Surveillance still of Chrice Shunta Combs robbing a Cash Store payday loan shop in Southern Illinois in 2010.
You often see murder victims' families on TV, grieving. Less often do you hear about robbery victims, months after the fact. They struggle with their own kind of psychological demons.
A female clerk from a Southern Illinois a payday loan shop recently penned a compelling "victim's impact statement," which a federal judge read aloud at the sentencing Thursday of 32-year-old Chrice Shunta Combs
of St. Louis.
Combs had admitted to robbing three branches of The Cash Store (in Wood
River, Highland and Chester) in 2010 while brandishing a gun and a big
On Thursday, before sending Combs away for 16 years
and ordering her to pay $10,125 in restitution, the judge read aloud the
I replay that day in my mind
over and over daily. I will always remember the terror of having a gun
pointed at me. I stood there, a foot away from the end of a gun,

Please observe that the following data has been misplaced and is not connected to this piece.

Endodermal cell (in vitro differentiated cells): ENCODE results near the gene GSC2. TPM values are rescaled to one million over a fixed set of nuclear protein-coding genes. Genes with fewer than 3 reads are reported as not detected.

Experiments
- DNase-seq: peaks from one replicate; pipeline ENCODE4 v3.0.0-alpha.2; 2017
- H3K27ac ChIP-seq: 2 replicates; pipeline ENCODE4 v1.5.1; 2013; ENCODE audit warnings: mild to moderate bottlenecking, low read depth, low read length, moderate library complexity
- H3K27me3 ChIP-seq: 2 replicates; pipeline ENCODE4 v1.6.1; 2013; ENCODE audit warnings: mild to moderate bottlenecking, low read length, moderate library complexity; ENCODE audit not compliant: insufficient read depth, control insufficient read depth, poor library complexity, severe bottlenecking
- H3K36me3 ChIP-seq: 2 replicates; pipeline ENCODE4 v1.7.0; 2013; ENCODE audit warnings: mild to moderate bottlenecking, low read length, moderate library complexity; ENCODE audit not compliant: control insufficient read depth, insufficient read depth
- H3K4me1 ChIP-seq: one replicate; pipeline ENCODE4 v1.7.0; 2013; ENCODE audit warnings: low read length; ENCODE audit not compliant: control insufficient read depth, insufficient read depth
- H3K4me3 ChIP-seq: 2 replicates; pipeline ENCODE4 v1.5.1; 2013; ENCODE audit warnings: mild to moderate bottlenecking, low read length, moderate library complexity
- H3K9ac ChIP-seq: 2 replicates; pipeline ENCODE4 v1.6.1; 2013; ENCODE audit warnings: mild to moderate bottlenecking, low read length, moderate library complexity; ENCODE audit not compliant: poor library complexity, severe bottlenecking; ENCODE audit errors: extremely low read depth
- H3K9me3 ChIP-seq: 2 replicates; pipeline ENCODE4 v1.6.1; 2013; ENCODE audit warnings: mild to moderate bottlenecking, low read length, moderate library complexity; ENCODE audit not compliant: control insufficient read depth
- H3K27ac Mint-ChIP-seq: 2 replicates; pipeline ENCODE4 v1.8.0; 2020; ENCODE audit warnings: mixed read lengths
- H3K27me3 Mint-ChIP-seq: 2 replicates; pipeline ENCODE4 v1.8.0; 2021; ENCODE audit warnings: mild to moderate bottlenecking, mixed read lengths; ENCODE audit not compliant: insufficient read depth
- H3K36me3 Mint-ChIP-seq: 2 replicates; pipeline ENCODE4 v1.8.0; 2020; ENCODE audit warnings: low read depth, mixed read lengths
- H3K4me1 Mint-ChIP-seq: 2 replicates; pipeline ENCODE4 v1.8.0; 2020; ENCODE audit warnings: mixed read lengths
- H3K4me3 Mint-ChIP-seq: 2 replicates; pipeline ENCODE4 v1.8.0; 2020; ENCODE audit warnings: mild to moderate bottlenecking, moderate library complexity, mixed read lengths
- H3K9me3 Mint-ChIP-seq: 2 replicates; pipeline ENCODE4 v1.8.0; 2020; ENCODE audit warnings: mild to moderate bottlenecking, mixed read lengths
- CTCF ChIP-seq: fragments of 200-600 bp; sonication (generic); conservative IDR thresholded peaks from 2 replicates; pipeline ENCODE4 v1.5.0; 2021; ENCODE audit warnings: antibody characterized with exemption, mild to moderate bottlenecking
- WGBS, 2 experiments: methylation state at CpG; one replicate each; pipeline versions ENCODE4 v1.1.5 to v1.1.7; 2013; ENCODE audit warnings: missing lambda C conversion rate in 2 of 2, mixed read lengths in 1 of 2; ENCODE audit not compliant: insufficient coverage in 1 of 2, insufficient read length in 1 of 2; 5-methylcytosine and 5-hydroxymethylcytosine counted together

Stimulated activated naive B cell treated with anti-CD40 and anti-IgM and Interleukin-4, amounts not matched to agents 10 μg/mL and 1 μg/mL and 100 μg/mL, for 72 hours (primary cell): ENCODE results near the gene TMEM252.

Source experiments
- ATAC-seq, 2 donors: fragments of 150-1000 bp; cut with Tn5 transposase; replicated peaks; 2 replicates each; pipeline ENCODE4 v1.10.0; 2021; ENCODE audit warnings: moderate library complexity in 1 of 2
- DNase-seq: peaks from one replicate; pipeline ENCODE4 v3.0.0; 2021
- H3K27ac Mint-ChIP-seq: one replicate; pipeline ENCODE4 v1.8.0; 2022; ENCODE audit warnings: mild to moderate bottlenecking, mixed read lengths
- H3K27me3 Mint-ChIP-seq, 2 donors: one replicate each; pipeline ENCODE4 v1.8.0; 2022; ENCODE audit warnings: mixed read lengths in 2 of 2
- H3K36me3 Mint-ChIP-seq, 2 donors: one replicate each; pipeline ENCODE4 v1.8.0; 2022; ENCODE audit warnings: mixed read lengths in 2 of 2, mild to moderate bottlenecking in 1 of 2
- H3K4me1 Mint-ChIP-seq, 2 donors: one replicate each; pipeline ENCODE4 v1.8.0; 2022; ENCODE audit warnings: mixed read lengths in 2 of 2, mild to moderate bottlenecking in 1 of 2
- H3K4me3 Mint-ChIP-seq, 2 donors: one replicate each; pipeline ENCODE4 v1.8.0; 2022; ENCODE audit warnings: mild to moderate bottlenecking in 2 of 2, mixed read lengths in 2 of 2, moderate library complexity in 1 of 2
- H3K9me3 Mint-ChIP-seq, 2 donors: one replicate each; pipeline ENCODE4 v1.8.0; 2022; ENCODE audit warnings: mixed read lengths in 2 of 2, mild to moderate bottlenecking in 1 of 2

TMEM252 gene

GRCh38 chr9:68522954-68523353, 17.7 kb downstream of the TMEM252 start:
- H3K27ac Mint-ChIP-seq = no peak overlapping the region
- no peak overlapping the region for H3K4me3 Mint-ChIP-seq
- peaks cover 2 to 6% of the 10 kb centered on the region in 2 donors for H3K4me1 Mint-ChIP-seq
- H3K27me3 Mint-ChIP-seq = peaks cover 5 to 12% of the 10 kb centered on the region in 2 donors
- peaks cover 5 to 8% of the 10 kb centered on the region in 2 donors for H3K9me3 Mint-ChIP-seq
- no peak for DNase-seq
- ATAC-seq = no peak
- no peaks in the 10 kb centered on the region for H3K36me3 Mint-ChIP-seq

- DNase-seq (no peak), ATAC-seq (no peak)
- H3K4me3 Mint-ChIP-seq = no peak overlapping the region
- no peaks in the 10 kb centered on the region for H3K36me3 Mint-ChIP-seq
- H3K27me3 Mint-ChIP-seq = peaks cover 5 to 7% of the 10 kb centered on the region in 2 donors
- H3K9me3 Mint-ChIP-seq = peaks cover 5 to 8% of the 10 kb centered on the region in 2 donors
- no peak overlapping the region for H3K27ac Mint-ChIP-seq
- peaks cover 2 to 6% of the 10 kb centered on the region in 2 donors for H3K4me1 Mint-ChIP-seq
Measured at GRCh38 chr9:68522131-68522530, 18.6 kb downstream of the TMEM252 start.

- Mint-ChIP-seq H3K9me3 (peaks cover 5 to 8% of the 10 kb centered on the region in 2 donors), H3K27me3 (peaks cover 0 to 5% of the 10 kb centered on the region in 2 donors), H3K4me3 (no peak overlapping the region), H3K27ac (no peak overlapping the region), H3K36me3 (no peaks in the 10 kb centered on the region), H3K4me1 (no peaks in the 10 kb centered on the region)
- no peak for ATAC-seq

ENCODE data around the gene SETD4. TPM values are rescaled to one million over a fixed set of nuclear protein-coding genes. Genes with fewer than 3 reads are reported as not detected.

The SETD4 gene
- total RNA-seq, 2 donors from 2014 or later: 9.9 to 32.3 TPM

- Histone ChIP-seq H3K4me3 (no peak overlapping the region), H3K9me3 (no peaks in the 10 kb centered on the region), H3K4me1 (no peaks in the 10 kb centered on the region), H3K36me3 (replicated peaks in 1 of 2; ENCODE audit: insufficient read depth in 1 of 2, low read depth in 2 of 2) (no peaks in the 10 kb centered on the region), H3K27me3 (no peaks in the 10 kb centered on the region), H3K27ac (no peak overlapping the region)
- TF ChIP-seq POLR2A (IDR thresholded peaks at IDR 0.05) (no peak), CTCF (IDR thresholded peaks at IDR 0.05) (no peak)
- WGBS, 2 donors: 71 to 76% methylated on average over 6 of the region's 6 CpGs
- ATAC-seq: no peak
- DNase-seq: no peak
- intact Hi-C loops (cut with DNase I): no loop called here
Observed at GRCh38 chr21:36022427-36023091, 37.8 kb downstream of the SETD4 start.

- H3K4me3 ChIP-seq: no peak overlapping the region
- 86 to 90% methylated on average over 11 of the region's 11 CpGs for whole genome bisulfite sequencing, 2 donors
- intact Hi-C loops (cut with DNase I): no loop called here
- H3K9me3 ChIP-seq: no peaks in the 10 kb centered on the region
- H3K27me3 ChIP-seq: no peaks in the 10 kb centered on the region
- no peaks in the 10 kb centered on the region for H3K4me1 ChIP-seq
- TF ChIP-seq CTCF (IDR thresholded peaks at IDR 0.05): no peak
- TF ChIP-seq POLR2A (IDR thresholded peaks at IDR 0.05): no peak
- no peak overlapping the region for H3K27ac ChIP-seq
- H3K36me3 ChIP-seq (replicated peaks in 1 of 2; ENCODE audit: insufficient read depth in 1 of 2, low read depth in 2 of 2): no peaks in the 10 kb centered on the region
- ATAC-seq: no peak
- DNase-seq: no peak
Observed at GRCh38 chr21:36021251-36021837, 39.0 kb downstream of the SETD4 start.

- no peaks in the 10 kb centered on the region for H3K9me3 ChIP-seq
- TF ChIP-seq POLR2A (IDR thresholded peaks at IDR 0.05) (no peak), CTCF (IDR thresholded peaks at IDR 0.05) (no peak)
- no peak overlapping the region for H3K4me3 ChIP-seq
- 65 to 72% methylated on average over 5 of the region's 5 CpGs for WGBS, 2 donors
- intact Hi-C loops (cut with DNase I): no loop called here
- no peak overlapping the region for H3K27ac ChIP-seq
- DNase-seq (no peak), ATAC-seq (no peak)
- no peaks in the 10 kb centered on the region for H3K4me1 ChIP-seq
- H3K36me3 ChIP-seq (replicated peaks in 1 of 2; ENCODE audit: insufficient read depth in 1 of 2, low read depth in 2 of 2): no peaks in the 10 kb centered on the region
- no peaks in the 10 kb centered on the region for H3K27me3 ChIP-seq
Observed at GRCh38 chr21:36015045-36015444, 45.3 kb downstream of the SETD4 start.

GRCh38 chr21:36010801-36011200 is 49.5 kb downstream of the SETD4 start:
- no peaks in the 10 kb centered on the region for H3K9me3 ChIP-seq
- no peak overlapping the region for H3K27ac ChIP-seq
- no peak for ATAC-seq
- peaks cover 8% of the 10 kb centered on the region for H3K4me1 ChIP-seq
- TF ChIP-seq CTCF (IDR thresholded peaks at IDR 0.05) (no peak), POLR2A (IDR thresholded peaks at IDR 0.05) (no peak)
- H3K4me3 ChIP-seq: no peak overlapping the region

wondering what it was going to feel like when she pulled the trigger,
wondering if I would survive, wishing I would have held my daughter just
a little longer before I dropped her off at daycare just 20 minutes
earlier. Not only did we endure the horror of being threatened with a
gun, she also had a knife, a very large, very real knife. . . . The
year and a half after the robbery . . . was torture, every customer to
me was another potential robbery. I scanned every single face of every
single customer with my hand on my panic button thinking it was going to
Obviously, it could've been a LOT worse, of
course. She could've watched people get gunned down or stabbed. She could've
been sexually assaulted and had to relive that monstrosity in her head.
But it's worth remembering, after hearing about so many robberies in St. Louis, that robbers don't just make off with money. They make off with certain victims' peace of mind.